We spent some time driving the top-spec Infiniti Q50S Sport Tech Hybrid AWD (to give it its full and formal title) in the snowy Swiss Alps, which was an ideal environment to test the all-wheel-drive system’s effectiveness – not to mention the seat heating!

So how does the Infiniti Q50 fare? In many ways, it’s surprisingly good, while in others it predictably falls a bit short.

Buying and owning an Infiniti Q50S Hybrid AWD

The Infiniti Q50 may be the most popular car in the company’s history (it’s popular in America), but it’s still a rare sighting on British roads. Sensibly, Infiniti has decided to ditch its diesel offering and concentrate on the petrol-electric hybrid powertrain.

Trim levels have also been streamlined for 2019, with three specifications of Luxe, Sport and Sport Tech. The latter two versions are also available in all-wheel drive.

The hybrid power unit brings together a 3.5-litre petrol V6 with a 50kW electric motor. Together, they produce 364hp of power and 546Nm of torque, which results in effortless performance in any situation.

The downside of that big petrol V6, in particular, is that fuel economy and emissions figures are not exactly stunning. The all-wheel-drive model returns a combined fuel economy figure of 26mpg under the latest WLTP standards, and CO2 emissions are high at 190g/km. The two-wheel-drive models are very little better.

Combined with fairly steep pricing, it means that the Infiniti Q50 is neither cheap to buy nor run compared to most of its rivals. The Q50 Luxe starts at £43,415 on-road, while the top-spec Q50S Sport Tech Hybrid AWD model hits the road at just over £50K.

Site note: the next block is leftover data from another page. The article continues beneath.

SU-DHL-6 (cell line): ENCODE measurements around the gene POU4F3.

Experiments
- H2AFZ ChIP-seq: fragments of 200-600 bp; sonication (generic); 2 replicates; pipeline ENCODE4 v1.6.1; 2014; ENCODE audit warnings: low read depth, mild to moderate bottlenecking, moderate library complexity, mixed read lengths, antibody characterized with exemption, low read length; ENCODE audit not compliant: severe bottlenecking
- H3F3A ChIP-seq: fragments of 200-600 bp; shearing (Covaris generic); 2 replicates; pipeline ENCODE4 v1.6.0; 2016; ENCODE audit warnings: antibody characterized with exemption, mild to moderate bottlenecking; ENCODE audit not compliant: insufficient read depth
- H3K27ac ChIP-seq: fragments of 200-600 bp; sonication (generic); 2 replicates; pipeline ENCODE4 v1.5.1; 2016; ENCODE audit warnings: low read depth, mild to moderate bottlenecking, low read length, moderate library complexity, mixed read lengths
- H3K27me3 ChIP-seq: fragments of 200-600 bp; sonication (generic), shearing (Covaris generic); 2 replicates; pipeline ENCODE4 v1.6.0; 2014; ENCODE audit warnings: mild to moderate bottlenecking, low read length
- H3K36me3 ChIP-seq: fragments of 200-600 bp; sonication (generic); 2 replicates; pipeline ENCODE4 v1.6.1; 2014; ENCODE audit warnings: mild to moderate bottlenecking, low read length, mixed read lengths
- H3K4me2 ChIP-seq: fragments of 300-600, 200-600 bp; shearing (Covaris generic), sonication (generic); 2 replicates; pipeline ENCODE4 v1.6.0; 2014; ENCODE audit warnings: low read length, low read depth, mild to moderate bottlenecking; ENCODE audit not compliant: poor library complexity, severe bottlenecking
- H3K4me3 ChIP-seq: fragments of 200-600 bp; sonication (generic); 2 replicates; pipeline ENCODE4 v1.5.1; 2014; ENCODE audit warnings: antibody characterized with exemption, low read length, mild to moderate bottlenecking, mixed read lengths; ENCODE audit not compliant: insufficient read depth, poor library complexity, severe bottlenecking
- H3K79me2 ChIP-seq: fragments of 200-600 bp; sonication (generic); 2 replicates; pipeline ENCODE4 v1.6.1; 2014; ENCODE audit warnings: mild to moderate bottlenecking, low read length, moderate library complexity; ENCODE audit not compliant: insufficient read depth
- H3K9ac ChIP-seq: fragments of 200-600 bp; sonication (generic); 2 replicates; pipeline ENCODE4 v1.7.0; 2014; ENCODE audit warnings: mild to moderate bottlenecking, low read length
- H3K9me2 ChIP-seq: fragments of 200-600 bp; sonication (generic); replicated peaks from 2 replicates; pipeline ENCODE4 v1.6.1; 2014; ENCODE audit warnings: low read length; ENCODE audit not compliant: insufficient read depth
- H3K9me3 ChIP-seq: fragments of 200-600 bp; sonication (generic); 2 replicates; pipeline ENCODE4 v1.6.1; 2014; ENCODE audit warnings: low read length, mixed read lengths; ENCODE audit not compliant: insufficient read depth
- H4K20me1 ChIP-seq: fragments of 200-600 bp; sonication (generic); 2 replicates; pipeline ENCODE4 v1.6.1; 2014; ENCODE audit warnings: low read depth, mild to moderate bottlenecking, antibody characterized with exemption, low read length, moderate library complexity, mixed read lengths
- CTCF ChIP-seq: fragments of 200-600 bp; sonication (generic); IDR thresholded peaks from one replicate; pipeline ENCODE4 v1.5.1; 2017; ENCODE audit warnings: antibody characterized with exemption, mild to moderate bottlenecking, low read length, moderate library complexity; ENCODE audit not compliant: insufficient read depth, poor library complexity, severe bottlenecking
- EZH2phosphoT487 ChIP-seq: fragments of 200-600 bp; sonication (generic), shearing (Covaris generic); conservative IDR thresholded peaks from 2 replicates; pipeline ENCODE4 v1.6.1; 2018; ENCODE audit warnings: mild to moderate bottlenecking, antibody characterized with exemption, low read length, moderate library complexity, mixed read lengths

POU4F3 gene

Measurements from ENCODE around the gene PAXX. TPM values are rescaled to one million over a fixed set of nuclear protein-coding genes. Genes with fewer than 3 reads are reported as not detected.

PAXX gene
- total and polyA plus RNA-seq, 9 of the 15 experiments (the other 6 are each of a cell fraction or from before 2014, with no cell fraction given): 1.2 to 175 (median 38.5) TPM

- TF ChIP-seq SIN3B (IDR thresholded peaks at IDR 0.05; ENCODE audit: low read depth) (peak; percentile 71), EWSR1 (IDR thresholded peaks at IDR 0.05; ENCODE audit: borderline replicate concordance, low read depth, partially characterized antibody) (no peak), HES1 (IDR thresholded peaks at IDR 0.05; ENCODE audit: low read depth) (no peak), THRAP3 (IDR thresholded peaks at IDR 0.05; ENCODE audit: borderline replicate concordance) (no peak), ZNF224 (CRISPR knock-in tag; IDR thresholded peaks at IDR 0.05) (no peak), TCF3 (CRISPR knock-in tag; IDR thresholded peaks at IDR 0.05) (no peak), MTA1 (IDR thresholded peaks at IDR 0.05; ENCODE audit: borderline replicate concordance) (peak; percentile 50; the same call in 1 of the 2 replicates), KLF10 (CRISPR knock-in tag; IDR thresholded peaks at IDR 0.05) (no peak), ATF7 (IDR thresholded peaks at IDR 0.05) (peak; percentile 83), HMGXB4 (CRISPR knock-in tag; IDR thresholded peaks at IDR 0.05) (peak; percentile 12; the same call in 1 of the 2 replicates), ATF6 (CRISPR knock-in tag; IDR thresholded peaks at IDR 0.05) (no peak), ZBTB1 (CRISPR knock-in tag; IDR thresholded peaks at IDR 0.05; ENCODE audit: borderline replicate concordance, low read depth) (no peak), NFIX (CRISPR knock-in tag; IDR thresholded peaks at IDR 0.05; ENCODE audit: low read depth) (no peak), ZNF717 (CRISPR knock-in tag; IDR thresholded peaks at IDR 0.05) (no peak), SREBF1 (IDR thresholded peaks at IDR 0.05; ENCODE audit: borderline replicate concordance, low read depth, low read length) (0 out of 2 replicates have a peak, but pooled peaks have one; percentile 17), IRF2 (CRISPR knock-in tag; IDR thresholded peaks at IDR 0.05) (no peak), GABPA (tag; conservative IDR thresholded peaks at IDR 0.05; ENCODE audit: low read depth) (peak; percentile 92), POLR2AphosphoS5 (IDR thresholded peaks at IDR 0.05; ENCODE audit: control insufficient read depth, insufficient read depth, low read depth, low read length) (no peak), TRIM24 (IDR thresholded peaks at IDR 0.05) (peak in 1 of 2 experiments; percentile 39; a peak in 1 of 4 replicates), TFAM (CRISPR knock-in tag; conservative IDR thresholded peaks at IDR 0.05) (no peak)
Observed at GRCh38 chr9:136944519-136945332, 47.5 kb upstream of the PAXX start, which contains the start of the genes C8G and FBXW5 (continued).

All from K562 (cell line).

If you’re buying the car for personal use and not doing enormous mileage, that may not be too much of an issue. However, company car buyers and those covering a lot of miles each year will find very good alternatives that cost less money.

The good news is that you are at least getting quite a lot of kit for your money, especially in the top-spec Sport Tech model that we tested. The leather seats are heated and electrically operated, the Bose stereo sounds great and the adaptive headlights steer into corners.

Safety-wise, the flagship Sport Tech models get the full dose of driver assistance technology with kit like adaptive cruise control, lane-keep assist and blind-spot detection. It was crash tested by Euro NCAP way back in 2013, scoring five stars, but that rating is not particularly relevant today as the testing has got tougher in the meantime.

Continued on next page: Interior, drive experience and our verdict

Stuart Massonhttps://www.thecarexpert.co.uk/
Stuart is the Editorial Director of our suite of sites: The Car Expert, The Van Expert and The Truck Expert. Originally from Australia, Stuart has had a passion for cars and the automotive industry for over thirty years. He spent a decade in automotive retail, and now works tirelessly to help car buyers by providing independent and impartial advice.


  1. For what it’s worth, my 2015 Hybrid Premium (3.5L V6) is an awesome ride. DAS & braking took only a week to become automatic.